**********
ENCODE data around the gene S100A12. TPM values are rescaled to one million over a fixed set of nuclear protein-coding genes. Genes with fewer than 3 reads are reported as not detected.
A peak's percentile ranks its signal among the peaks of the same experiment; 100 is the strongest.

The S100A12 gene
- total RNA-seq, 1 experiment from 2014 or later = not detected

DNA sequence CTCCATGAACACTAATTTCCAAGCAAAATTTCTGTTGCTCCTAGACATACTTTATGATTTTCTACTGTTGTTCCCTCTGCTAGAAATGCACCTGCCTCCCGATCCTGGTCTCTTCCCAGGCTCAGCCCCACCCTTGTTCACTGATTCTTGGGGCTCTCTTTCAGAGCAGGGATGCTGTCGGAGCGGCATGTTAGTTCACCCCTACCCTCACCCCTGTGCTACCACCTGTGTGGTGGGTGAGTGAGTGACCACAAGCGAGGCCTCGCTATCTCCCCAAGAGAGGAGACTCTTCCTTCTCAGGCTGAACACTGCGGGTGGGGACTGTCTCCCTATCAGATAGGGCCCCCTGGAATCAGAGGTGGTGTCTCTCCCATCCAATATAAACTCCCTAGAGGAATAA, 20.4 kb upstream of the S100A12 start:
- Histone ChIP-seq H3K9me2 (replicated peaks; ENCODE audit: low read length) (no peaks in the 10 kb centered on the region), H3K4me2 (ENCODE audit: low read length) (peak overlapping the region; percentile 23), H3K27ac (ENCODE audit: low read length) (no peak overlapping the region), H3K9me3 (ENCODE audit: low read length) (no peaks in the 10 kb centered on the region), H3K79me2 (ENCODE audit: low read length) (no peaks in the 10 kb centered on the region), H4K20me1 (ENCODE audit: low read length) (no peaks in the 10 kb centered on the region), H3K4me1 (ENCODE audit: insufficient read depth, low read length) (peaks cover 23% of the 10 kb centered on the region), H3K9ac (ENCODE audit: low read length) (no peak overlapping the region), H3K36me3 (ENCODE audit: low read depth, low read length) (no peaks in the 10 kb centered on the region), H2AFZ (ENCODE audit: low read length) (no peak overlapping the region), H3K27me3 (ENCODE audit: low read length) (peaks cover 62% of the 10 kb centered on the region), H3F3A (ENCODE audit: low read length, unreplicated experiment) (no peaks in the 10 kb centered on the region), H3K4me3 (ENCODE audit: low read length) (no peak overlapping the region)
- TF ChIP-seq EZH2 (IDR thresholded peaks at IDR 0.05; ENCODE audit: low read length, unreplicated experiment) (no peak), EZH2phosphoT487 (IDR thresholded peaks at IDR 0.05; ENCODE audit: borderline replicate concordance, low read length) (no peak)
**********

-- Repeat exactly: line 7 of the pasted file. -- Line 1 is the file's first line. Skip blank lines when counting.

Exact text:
- TF ChIP-seq EZH2 (IDR thresholded peaks at IDR 0.05; ENCODE audit: low read length, unreplicated experiment) (no peak), EZH2phosphoT487 (IDR thresholded peaks at IDR 0.05; ENCODE audit: borderline replicate concordance, low read length) (no peak)